Monday, May 15, 2006

Wine bureaucracy

As a wine producer I am obliged to pay duty on each bottle that I sell. Thankfully in France this tax is a very reasonable 0.02 euros/bottle. Thus, for my entire 2004 harvest I will owe the government the grand sum of 17€. I would gladly write a check right now, but that is not how the system works…

No, the tax on each bottle is due at the instant that said bottle leaves my cellar. Now the wise folk down at the customs office appreciate that it is not very practical for me to drive 10km and pay 0.02€ on each occasion that I sell a bottle of wine. Instead I must keep a full account of all transactions and then visit the customs office before the 10th of each month to pay the total tax due. Still seems like a slightly cumbersome system to me, but I guess I’ll just have to live with it.

But wait there’s a problem here… I mean what would happen if I shipped some wine and then went bankrupt before paying my 0.02€… well the customs office would be out of pocket and they don’t like that at all. So before granting me the right to sell wine they require a guarantee from my bank that it will cover an unlimited amount of unpaid tax. Obtaining this guarantee involves completing an unbelievably complex form provided by the customs office and then having this completed form stamped by my bank. Of course the keeper of the stamp is a very important man who works in very, very tall building in Paris. So he takes 2 months and 86€ to stamp my form…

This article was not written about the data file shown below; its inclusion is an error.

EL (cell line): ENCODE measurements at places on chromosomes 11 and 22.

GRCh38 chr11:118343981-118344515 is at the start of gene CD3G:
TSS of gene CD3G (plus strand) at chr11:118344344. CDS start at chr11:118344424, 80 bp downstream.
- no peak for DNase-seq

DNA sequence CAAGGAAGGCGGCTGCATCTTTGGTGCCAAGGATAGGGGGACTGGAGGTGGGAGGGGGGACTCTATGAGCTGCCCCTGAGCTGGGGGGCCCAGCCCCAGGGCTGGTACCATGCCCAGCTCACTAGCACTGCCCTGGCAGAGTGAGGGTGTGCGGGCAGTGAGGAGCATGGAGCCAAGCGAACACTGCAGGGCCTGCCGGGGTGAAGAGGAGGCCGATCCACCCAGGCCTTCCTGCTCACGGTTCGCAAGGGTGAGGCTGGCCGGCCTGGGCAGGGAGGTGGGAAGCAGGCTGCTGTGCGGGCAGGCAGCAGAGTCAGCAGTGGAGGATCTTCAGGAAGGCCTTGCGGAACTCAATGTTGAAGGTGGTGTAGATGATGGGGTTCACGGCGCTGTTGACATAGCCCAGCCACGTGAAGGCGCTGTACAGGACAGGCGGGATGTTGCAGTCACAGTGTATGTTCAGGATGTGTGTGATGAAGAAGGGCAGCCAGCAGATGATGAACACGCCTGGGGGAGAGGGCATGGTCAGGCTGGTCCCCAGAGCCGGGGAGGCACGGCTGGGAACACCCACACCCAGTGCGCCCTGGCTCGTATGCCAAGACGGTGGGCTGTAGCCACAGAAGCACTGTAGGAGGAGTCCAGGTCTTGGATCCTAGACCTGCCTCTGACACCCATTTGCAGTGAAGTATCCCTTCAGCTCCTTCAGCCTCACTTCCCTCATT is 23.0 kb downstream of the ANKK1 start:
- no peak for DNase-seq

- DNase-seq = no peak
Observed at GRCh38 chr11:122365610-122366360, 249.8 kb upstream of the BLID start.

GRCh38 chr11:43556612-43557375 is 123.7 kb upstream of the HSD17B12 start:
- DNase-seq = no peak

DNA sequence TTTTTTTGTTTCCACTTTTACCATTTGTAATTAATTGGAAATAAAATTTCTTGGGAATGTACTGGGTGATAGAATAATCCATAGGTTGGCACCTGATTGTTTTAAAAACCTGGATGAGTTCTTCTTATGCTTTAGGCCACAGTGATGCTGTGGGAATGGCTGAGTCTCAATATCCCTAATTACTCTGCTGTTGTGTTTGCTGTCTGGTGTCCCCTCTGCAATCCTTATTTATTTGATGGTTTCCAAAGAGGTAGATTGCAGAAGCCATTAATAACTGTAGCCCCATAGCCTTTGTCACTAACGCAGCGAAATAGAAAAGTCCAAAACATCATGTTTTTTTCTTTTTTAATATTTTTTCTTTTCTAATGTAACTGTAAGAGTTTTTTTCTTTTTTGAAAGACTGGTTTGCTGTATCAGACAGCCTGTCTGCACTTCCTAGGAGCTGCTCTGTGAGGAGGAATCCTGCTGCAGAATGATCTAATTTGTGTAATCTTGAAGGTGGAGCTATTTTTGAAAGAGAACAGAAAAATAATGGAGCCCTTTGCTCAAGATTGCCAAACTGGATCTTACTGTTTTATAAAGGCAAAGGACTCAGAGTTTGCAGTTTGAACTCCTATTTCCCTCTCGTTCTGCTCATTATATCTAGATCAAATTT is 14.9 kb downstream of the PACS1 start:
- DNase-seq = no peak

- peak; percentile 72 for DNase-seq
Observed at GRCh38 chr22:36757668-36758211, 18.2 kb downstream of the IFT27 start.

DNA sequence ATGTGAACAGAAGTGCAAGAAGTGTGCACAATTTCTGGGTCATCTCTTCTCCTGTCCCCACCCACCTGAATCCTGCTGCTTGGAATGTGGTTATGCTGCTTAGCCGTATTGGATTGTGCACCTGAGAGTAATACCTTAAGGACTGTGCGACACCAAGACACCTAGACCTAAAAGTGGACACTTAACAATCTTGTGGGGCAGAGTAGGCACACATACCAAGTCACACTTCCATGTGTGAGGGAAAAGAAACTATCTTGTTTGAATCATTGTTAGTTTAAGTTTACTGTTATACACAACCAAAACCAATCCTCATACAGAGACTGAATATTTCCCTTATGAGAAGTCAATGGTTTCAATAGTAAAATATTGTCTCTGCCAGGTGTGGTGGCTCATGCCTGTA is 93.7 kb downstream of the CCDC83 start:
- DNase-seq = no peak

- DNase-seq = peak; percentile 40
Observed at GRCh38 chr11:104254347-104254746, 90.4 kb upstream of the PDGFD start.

Finally, a couple of weeks ago, I posted my freshly stamped form to the head customs office in Paris, secure in the knowledge that they would soon grant me the right to sell my wine. And today I receive a letter that reads…

Dear Sir,

In box 23.4a on page 12 of our very complex and unnecessary form you entered a tick when in fact you should have written the letter “C” as this guarantee pertains to wine. Please obtain, from us, a new form and start the whole darn process again.

They didn’t even enclose a new form! The letter does however have one of those very polite formal French endings where they pledge eternal devotion to the exalted recipient.

Please, please just let me write a check for 17€….

Tuesday, May 09, 2006


Now that the vines have really started to grow, I select which shoots to keep and then remove the rest. Everyone agrees that this is the worst job of the viticultural year. 30 seconds per vine… and I have ~15000 vines. Best bit is that when you finally finish you get to start all over again because the damn vines have grown some more unwanted shoots! Why are the vines planted so low anyway? My back is sore.

Current score is 4200 down, 10800 to go.

Saturday, May 06, 2006

First ploughing of the year

Well, the first ploughing of the year is done. This year I’ve started with a very clever "active" plough that digs a furrow directly under the vines. A sensor detects each vine and retracts the plough just before it does damage. I’m pleased with the results, although it was pretty slow work – driving at 1.2kph. However, sitting on the tractor sure beats weeding with a hoe!

Friday, May 05, 2006


Hmm… perhaps I should do something about these weeds…

Thursday, May 04, 2006

No frost this year

Well Sunday morning came… 1.5ºC recorded in my courtyard and minimal damage in the vineyard. A few freeze-burned leaves right down at ground level, but nothing to worry about. However… we still have to get through "les saintes glaces" (Saint Mamert, Saint Pancrace and Saint Servais, otherwise known as the 11th 12th and 13th of May). Ask ANY Frenchman and you will be assured that there is ALWAYS a cold snap at les saintes glaces, after which there is never another frost. Of course, this dictum is valid for ALL of France regardless of latitude or altitude… perhaps I am too cynical. In any case, forecast for the 11th is sunny, max 22ºC min 12ºC…